Tenerife, fantasy and reality
Which one is the weirder?
Anyone who has been to Tenerife at all will know that, historically, the people lived on the North side of the island, and that the South side is essentially a desert. The only people who lived there, in the past, were fishermen. This is because there is a prevailing wind, from the North, to the South. The wind blows off the vast ocean carrying it's load of watery air, hits the volcanic mountain around which Tenerife has formed, and drops it as rain. Hence there is always cloud perched over the mountains above Puerto de La Cruz, and the land is green and rich. But by the time the wind has reached the South it has off-loaded all it's burden of moisture, has become as dry as the dust it stirs in the Barrancos, the dry river valleys that are gouged out of the Southern landscape, a sign of the occasional torrents that break the otherwise fearsome conditions.
All this has changed, of course, with tourism. The North is hot and wet, but the South is just relentlessly hot.
So this is where the tourist trade has grown up, in the desert regions in the South, particularly around the once-small fishing village of Los Cristianos, where the sun can be guaranteed all year round.
Well Los Cristianos is not small any more. It stretches out along the coast through Las Americas to the Costa Adeje in the West in a vast conurbation of shops and hotels and bars and restaurants, crawling along the seafront and up the hillsides and growing ever taller and more grand in its hunger to satisfy the tourist's requirements for more views and more entertainments.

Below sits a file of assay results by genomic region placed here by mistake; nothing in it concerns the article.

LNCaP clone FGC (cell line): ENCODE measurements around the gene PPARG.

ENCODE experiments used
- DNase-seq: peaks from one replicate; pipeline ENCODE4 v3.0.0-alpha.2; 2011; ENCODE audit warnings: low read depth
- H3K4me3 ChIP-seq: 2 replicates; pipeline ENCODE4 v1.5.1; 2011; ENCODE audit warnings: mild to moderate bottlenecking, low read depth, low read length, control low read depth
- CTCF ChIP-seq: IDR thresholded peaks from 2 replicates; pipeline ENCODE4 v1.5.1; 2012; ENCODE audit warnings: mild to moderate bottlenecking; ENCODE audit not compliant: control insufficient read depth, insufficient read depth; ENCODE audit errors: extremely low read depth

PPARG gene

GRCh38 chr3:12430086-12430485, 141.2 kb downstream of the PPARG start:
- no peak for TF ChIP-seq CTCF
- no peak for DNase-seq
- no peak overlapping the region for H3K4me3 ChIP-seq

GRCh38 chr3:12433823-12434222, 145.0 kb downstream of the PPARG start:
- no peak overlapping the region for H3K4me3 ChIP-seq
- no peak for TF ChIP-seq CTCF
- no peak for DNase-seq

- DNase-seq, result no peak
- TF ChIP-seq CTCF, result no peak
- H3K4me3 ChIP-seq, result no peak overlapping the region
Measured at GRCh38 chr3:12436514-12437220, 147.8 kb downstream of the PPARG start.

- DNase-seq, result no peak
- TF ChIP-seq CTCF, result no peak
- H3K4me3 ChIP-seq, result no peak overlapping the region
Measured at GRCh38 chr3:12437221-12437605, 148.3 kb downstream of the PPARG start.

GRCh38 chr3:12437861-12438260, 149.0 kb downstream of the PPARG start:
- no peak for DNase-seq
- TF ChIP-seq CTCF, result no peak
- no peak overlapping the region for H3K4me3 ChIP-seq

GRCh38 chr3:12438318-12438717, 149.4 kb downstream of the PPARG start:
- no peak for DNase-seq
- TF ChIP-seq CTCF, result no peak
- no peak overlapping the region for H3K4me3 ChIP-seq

It is a landscape of fantasy and delusion. You see all sorts of strange things there. Mayan Temples and ornate, gated communities, with elaborate architectures of marble and glass. There are chip-shops and English pubs and cafes serving full English breakfasts. Bars and clubs that are open all night. People go to Tenerife to see the sun and then never do. They are up all night in the bars instead. Yachts and speedboats jostle together in the Marina, bobbing up and down on the diesel-stained waters. Air-conditioned shopping malls with piped music. Seafood restaurants in this land surrounded by sea, serving fish flown in from Spain and the EU. White sandy beaches made with sand imported from the Sahara desert. And the golf course at Adeje with its undulating fairways and greens of the finest English grasses.
This is the strangest of sights: a whole suburban golf-course meandering around a hillside: green and sparkling with the sprinklers all day, fed by brand new roads and surrounded by marble palaces and lush green lawns; and then, suddenly, abruptly, where the golf course ends, a desert.
But this is the oddest desert you ever saw. A desert fed by water from the golf course. So all of these plants and cacti and succulents that spend the majority of the year on the rest of the island in stasis, as it were, in hibernation awaiting the rains, are in full, constant, psychedelic bloom.
I mean that literally. "Psychedelic". It means "mind-expanding". And that's what the plants appear to be. Weirdly extravagant expressions of a deranged God-head. An acid paradise of bloated strangeness. Great fat strange shapes bursting from the desert landscape like a madman's babble in the brain. I could almost hear the telepathic buzz of these Triffid-like monstrosities, communicating inter-dimensional thoughts at each other.
And then you'd shift your gaze a metre or two the other way to see an English lawn and some guy in checked shorts and socks lugging an electric trolley about.
Which one is the weirder I wonder?
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